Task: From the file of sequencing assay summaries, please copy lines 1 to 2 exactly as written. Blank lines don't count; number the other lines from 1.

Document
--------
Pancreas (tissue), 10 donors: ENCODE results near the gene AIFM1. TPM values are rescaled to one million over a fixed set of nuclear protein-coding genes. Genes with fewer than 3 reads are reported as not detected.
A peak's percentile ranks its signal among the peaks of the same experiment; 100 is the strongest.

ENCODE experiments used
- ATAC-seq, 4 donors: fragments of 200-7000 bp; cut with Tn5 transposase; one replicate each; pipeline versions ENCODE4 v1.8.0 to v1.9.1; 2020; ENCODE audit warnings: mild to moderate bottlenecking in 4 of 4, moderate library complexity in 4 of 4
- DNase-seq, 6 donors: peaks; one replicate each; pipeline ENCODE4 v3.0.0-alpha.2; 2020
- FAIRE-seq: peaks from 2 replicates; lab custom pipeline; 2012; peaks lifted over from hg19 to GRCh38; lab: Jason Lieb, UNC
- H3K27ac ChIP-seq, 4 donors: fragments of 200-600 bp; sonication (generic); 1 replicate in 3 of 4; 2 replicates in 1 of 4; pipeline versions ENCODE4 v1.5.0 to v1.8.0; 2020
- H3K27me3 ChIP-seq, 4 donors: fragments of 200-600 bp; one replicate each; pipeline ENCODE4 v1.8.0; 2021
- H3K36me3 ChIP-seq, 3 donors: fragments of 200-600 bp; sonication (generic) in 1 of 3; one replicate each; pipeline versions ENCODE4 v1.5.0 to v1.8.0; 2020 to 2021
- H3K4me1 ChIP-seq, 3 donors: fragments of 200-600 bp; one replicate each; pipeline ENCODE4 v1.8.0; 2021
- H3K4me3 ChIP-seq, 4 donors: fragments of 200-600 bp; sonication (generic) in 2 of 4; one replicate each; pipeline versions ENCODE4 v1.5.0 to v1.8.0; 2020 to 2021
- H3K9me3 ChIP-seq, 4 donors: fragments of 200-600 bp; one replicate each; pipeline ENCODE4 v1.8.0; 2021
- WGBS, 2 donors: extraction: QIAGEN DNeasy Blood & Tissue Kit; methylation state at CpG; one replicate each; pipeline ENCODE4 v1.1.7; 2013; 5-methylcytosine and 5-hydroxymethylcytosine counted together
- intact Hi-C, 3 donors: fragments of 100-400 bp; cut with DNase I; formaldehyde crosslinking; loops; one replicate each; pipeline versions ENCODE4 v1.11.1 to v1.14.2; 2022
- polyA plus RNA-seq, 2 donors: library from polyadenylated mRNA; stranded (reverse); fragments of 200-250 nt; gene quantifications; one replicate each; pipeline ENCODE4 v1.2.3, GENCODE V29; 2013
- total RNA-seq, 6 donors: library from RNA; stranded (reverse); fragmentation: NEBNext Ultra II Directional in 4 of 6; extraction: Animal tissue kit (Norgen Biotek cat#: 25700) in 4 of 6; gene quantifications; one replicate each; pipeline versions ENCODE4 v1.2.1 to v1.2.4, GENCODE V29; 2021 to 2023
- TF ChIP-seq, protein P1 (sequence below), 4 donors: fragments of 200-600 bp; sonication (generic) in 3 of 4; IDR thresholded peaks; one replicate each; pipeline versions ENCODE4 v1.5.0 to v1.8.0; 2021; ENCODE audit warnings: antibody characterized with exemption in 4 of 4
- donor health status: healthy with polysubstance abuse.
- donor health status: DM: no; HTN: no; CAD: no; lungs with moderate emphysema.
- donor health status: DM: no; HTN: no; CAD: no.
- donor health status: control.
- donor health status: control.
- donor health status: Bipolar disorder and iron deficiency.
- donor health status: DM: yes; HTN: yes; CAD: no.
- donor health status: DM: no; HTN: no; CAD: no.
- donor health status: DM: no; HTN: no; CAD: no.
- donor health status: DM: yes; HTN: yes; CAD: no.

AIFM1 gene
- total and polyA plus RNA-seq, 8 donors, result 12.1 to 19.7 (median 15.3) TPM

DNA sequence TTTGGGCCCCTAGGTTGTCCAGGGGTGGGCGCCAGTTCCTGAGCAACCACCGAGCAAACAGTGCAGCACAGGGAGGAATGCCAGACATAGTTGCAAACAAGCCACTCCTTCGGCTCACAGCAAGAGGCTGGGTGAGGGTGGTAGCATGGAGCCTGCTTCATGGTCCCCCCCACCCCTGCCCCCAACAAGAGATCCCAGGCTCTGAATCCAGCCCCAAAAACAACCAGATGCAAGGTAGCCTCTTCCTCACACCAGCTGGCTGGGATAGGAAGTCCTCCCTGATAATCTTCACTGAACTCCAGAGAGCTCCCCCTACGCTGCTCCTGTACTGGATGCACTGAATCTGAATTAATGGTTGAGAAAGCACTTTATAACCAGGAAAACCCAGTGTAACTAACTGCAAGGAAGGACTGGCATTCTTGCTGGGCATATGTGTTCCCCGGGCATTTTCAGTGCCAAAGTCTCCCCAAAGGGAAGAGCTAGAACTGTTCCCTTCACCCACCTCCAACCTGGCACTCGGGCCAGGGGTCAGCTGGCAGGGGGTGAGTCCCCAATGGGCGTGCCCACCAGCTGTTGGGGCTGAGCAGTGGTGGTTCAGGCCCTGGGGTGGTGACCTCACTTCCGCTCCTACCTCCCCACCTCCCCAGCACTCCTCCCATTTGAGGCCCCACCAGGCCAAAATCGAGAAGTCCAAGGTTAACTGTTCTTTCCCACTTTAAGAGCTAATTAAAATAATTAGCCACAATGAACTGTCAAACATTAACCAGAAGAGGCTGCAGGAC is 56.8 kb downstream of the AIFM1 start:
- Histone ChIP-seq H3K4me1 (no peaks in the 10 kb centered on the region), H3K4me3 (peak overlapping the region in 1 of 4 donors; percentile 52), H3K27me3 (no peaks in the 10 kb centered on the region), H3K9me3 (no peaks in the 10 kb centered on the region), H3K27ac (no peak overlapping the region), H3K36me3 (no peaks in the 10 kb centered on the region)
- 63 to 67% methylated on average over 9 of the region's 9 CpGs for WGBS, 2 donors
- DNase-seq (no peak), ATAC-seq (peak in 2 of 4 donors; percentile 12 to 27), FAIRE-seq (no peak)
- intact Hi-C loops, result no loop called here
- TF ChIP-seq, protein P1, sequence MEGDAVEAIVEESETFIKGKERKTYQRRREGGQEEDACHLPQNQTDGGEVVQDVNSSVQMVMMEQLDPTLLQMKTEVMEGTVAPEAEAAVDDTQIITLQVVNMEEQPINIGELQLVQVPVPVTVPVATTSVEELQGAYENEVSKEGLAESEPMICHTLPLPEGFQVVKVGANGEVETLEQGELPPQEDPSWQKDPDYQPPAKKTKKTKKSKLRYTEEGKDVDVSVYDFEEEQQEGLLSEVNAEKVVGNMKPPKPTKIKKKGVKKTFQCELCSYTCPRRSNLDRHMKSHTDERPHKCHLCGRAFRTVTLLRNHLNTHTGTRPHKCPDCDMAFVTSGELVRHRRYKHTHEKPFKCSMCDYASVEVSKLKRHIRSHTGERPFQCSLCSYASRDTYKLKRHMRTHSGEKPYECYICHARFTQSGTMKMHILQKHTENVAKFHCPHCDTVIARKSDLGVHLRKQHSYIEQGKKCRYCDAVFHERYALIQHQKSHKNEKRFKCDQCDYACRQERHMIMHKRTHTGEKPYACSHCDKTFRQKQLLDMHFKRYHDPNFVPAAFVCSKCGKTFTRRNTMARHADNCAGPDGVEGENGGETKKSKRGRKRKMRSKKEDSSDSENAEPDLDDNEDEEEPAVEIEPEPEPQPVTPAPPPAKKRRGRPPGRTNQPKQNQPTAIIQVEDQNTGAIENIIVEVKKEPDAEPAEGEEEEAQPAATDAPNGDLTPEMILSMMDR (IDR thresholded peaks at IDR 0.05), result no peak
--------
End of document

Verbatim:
Pancreas (tissue), 10 donors: ENCODE results near the gene AIFM1. TPM values are rescaled to one million over a fixed set of nuclear protein-coding genes. Genes with fewer than 3 reads are reported as not detected.
A peak's percentile ranks its signal among the peaks of the same experiment; 100 is the strongest.